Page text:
In 2003, he traveled to Antarctica on an icebreaker to Vernadsky Research Base where British meteorologist Jonathan Shanklin first discovered a hole in the ozone layer.

“I started being a bit worried about the planet earth’s condition. The planet is our heritage. Will we ever be able to donate this planet, this gift, to our children? Maybe not.”

Sapa, Vietnam. Black hmong ethnic during rice harvest (food category winner SIPA 2015)

The Call of the Arctic

Since then, Bracali has become a force of nature himself, traveling to 138 countries and working for National Geographic, the Italian national TV network RAI and other media in his quest to not only document the beauty of earth, but educate, build awareness and inspire people to take an active personal role in conservation efforts around the world. He has also written numerous books and keeps up a busy teaching schedule, including photography courses and workshops, and enjoys sharing his passion for photography and the planet with young people.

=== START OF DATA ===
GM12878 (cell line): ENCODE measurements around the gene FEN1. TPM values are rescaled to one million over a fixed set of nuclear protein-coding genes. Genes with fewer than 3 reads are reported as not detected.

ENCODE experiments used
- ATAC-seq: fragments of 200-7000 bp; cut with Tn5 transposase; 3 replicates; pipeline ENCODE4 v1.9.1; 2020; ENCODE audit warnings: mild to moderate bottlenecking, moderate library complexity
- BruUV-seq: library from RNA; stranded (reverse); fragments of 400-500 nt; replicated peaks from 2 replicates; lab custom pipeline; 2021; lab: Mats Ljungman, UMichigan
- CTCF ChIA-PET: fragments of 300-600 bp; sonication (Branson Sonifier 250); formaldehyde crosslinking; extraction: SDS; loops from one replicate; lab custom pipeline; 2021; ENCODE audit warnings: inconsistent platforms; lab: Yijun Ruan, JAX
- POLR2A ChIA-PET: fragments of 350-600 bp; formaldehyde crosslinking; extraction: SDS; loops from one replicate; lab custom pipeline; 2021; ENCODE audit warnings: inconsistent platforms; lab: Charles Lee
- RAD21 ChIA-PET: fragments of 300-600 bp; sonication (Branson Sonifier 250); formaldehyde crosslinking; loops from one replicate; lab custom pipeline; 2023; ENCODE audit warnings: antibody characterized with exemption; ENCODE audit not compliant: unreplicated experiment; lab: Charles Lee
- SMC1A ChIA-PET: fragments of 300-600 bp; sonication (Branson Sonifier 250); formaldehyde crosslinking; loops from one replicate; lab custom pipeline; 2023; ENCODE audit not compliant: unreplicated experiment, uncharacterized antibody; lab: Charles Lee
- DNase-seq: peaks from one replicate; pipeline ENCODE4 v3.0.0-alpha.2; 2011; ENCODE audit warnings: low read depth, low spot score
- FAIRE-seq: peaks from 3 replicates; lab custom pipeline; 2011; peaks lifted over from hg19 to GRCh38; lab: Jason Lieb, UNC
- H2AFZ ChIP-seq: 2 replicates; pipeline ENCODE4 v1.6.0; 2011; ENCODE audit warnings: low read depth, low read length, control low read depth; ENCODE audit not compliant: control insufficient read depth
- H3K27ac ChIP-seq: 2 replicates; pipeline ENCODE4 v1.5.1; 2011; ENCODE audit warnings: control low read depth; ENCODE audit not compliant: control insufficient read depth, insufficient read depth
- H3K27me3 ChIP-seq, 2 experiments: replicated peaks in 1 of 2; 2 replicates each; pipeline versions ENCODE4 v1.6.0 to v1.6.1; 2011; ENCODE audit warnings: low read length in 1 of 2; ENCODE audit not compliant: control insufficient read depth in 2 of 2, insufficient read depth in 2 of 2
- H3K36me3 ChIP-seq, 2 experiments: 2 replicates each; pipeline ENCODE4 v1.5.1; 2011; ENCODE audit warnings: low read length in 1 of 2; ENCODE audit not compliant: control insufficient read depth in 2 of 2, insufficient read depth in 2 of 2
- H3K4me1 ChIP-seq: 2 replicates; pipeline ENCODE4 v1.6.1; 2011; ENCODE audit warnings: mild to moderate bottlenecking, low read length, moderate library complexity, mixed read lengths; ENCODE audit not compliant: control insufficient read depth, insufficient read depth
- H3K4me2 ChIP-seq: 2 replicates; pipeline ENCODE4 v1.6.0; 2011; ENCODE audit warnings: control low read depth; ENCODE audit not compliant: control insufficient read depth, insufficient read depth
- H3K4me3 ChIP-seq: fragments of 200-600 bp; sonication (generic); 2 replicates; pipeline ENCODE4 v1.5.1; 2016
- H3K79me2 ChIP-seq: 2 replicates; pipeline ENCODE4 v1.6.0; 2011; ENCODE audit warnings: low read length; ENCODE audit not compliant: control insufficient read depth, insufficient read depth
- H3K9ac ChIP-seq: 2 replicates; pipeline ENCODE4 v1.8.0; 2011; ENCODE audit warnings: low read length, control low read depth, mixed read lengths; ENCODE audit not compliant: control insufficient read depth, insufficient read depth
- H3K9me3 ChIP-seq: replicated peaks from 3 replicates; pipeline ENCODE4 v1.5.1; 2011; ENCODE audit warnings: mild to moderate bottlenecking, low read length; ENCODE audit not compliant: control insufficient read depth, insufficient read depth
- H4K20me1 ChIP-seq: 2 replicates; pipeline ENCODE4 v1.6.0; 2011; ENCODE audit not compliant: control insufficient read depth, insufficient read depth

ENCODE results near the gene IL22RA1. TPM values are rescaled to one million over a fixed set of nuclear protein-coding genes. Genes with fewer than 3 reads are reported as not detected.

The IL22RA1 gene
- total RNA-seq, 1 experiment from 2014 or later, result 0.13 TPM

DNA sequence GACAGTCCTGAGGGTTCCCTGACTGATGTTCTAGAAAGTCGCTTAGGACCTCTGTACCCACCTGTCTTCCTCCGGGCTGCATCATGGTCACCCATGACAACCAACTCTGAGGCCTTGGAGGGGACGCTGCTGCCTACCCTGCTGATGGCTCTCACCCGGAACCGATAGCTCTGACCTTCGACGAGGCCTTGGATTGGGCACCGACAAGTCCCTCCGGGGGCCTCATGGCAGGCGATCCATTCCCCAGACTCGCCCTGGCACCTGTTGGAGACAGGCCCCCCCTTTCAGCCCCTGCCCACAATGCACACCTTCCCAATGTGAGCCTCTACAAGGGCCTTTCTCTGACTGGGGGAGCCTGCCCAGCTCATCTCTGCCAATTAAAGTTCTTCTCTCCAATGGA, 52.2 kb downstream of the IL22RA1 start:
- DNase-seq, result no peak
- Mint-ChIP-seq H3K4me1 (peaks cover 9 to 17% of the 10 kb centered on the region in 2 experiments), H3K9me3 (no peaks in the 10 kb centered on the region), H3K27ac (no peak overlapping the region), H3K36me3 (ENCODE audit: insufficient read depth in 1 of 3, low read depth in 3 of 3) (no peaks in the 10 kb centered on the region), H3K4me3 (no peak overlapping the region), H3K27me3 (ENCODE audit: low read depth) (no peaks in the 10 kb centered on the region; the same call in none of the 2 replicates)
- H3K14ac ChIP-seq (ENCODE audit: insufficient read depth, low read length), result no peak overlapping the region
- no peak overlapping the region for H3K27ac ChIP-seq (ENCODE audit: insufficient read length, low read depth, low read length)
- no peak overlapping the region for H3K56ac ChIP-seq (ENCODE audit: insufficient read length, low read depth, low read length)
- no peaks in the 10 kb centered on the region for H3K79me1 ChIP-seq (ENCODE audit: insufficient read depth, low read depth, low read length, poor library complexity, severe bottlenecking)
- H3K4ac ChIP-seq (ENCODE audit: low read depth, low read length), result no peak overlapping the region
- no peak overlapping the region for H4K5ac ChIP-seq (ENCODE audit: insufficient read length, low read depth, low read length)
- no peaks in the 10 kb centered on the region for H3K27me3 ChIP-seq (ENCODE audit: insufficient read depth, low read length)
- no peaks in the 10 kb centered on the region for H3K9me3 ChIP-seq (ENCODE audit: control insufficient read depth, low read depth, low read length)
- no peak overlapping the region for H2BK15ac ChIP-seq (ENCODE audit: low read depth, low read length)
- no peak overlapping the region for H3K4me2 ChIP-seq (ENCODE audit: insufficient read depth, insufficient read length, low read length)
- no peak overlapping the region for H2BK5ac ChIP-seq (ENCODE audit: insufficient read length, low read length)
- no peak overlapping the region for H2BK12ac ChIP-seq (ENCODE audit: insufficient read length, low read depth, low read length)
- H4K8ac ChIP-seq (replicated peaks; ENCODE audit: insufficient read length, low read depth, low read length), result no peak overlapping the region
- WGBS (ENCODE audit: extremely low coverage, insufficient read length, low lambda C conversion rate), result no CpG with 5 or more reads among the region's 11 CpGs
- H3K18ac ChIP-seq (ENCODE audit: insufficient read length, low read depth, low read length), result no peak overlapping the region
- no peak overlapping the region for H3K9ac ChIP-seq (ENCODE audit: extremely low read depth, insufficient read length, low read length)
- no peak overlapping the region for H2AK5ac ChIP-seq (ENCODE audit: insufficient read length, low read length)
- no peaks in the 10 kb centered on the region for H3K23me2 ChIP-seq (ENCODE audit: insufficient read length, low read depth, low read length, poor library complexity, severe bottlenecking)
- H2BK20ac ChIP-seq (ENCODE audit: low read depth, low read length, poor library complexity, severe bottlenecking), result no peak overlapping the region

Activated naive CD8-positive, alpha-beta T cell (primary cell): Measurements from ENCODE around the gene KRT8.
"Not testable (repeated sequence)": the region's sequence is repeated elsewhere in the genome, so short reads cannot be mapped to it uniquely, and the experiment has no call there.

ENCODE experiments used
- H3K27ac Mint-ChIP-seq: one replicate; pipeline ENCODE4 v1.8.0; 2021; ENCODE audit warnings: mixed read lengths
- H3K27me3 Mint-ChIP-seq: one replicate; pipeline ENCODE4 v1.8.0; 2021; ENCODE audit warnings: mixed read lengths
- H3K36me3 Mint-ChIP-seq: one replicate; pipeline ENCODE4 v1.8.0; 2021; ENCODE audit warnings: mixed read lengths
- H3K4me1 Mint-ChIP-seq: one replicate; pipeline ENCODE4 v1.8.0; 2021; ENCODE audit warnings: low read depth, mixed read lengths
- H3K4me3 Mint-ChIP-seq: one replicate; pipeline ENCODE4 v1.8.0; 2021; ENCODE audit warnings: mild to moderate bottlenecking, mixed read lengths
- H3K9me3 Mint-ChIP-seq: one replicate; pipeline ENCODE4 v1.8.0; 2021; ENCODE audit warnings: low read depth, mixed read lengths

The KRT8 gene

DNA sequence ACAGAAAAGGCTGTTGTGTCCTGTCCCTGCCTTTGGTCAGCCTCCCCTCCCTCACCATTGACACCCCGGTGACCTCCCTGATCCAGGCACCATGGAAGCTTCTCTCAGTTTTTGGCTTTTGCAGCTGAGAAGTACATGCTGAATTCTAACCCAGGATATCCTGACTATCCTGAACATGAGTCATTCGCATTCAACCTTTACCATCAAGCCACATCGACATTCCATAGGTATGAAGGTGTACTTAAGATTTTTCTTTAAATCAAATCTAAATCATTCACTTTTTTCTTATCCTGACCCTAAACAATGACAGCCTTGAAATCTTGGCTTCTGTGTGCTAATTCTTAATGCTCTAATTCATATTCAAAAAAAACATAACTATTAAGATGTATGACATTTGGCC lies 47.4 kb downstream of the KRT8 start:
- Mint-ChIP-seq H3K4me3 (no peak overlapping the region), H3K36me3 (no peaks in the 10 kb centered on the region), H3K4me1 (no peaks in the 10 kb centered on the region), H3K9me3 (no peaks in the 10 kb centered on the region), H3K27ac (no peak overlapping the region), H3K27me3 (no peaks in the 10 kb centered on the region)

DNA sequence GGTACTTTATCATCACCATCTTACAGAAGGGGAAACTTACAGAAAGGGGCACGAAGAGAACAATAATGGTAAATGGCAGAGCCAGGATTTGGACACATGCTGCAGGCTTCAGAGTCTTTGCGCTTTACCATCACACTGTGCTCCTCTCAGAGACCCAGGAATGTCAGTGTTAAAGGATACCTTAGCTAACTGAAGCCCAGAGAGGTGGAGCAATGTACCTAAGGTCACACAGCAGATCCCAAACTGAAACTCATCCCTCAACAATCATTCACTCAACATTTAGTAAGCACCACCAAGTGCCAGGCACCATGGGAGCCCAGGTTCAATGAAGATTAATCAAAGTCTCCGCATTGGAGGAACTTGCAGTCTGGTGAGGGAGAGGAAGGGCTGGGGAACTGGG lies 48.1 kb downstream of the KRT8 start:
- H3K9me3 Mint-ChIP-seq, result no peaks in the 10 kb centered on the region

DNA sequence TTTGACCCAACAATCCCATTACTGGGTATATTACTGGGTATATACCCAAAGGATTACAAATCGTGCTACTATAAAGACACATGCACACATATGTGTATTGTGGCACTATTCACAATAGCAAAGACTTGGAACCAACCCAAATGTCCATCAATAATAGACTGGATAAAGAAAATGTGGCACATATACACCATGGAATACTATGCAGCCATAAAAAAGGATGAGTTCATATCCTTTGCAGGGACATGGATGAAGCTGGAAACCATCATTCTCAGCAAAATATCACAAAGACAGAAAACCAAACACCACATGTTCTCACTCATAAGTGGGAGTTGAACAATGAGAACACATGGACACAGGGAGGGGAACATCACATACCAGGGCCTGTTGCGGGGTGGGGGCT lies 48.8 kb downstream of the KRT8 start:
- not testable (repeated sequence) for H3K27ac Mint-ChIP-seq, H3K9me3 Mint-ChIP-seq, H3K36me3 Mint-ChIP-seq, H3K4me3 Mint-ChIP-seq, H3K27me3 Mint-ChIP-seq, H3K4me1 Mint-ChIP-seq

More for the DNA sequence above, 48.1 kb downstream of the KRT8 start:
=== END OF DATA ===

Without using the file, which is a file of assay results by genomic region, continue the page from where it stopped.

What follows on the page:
Bracali is especially interested in arctic regions, an area that has long fascinated him. In fact, it was as a 16-year-old schoolboy in Italy that he first began studying indigenous Alaskan people, including their settlement and migration. He remained fascinated and in 2008, during his “Arctic Sun on my Path” expedition, he attempted to cross the Bering Strait from Wales to Little Diomede (40 kilometers) but found inconsistent ice and had to return while in the middle of the frozen ocean.

Godafoss, Iceland. Waterfall

In 2009, Bracali became the only reporter to reach the geographic North Pole on skis, an expedition that included eight days of self-supported trekking. He now works with top scientists from around the world to better inform his reporting and build on the power of his images, partnerships that are appreciated on both sides. Following Bracali’s 2014 reportage for National Geographic Italia on the Atacama Large Millimeter/submillimeter Array (ALMA) telescope in northern Chile (the largest astronomical project in existence) the Minor Planet Center hosted by the Harvard-Smithsonian Center for Astrophysics  in Cambridge, Mass., USA, named the 198.616° asteroid after him.

Barneo, Geographic North Pole, glaciologist and oceanographer analyzing arctic water